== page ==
"Despite their remoteness from sense experience, we do have something like a perception of the objects of set theory, as is seen from the fact that the axioms force themselves on us as being true. I don’t see any reason why we should have less confidence in this kind of perception, i.e. in mathematical intuition, than in sense perception."

Godel's position is the right one, I think. If you're going to trust that the reality you perceive is based on things that actually exist, it seems quite a bizarre strategy to believe that objects that change according to sensory perception are the things that really exist, and that numbers, which do not change according to sensory perception, don't really exist. If we're going to believe in the concrete existence of anything, mathematics seems to be the one thing we definitely can believe exists.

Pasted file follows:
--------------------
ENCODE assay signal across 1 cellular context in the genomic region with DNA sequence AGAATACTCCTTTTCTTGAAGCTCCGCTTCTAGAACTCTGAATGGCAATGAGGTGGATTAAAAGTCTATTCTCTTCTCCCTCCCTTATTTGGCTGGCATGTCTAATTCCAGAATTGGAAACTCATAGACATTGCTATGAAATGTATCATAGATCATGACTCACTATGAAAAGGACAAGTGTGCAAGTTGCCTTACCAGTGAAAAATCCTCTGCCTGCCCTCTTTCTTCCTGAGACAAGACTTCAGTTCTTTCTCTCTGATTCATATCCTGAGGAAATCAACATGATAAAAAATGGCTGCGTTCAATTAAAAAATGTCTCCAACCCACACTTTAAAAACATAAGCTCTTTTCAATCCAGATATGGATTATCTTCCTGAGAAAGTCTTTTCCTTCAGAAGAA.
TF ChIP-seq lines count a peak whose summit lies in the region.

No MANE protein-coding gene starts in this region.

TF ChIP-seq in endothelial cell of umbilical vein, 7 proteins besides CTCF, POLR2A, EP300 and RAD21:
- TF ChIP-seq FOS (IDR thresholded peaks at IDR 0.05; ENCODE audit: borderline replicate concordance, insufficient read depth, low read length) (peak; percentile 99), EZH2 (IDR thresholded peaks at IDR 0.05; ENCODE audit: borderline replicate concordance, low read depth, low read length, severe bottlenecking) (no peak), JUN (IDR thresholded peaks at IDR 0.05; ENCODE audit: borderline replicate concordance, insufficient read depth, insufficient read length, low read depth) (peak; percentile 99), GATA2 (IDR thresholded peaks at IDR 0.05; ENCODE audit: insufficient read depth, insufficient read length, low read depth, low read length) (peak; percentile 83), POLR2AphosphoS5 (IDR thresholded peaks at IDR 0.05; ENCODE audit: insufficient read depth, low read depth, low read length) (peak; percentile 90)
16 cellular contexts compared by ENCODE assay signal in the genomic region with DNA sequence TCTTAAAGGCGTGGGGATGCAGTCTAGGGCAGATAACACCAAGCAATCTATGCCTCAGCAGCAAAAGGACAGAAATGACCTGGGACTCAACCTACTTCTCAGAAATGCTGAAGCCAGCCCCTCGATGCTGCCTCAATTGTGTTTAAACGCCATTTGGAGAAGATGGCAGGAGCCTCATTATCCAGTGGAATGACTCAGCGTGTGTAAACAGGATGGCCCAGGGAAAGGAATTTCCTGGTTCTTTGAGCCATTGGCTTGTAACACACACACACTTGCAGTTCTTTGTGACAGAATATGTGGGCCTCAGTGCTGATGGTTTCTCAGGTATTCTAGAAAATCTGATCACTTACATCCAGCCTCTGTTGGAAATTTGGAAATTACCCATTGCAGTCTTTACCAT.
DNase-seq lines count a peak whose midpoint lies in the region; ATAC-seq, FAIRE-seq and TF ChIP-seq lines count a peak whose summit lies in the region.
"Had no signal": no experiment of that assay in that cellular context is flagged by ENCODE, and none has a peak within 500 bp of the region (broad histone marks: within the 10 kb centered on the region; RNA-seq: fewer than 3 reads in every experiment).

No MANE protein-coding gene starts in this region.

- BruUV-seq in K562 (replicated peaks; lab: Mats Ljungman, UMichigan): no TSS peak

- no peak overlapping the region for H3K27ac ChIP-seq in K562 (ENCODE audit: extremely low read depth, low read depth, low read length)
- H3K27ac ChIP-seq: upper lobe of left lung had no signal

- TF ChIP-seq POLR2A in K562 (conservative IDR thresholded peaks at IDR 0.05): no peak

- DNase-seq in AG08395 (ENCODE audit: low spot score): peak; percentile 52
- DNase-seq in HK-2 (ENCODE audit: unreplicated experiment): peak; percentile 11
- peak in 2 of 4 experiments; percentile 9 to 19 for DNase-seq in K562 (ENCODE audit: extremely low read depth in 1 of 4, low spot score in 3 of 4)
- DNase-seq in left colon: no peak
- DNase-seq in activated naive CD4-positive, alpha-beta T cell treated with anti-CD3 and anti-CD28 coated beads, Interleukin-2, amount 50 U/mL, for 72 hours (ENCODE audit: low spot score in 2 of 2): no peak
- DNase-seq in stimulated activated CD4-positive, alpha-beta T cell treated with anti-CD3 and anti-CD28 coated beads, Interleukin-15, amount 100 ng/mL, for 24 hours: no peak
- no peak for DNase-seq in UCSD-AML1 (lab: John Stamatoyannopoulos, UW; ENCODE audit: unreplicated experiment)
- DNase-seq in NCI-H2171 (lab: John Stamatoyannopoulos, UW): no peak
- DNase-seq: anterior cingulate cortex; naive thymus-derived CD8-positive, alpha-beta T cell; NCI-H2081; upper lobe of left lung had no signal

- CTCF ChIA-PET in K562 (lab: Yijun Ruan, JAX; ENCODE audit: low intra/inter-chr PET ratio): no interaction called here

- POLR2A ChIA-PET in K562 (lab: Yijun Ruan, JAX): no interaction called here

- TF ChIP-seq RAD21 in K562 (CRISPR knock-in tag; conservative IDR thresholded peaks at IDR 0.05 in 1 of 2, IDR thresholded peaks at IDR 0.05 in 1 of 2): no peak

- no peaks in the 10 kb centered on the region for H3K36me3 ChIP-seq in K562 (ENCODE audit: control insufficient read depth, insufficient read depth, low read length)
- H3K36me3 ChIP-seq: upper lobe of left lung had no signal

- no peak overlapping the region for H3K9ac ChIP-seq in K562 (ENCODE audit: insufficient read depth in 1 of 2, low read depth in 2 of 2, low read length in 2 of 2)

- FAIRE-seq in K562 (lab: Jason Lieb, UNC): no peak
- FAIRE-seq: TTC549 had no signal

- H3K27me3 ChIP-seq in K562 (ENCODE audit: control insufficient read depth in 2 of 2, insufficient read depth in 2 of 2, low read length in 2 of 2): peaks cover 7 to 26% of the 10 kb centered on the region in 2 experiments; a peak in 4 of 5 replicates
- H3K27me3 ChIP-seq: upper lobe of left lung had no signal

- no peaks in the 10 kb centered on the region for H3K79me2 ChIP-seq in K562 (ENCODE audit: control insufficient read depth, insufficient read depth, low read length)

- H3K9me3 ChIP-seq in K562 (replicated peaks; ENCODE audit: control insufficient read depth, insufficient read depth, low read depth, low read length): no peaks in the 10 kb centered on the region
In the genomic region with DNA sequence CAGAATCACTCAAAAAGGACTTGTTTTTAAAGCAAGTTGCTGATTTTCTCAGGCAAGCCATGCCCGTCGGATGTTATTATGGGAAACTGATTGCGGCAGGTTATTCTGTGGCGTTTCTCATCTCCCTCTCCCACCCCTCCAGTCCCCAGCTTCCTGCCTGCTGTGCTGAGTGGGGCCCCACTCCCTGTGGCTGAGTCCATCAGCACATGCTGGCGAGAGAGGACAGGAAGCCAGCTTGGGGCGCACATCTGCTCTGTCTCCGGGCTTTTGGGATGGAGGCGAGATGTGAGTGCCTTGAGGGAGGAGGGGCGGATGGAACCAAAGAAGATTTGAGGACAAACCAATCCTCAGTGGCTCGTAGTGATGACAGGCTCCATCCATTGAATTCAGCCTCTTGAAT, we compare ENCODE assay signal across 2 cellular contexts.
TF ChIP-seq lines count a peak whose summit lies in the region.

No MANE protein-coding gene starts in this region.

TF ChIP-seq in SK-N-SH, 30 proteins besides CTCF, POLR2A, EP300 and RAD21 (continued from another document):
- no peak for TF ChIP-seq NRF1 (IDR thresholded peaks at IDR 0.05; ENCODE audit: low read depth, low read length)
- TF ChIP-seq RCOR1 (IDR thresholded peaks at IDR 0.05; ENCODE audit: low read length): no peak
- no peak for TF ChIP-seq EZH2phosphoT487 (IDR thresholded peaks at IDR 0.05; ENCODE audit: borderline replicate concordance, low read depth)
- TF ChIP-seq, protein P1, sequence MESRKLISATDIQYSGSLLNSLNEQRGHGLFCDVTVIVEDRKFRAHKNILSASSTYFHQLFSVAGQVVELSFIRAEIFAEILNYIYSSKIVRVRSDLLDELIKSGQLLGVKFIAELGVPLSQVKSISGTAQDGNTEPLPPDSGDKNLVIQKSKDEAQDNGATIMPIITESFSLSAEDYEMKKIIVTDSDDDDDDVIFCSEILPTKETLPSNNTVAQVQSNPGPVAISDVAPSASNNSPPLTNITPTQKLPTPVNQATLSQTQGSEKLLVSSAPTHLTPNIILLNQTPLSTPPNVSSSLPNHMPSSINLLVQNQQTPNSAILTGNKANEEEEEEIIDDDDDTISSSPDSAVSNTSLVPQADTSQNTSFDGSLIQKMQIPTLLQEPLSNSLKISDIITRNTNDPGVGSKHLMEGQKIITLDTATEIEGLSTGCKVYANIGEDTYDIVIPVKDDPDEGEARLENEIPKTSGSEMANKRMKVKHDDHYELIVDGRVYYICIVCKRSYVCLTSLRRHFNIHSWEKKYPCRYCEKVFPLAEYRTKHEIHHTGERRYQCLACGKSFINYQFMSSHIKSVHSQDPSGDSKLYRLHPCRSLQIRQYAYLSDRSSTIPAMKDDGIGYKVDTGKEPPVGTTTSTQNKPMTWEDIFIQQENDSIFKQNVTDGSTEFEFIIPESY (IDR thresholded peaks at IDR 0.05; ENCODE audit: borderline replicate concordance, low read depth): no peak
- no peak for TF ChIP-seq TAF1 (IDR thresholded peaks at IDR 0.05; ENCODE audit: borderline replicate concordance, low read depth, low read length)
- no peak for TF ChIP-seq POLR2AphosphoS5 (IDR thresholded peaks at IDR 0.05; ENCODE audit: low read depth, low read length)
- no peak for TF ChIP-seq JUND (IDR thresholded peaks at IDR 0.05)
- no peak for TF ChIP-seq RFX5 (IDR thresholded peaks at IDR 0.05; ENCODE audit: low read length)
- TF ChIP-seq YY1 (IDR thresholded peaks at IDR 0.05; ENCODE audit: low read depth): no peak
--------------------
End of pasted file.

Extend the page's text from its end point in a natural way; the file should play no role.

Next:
Whichever way you cut the cloth, the thing about which we can seemingly be most certain is that the answer to the question Why isn't it the case that absolutely nothing exists at all? is that numbers exist, they always have always will, and they cannot help but exist.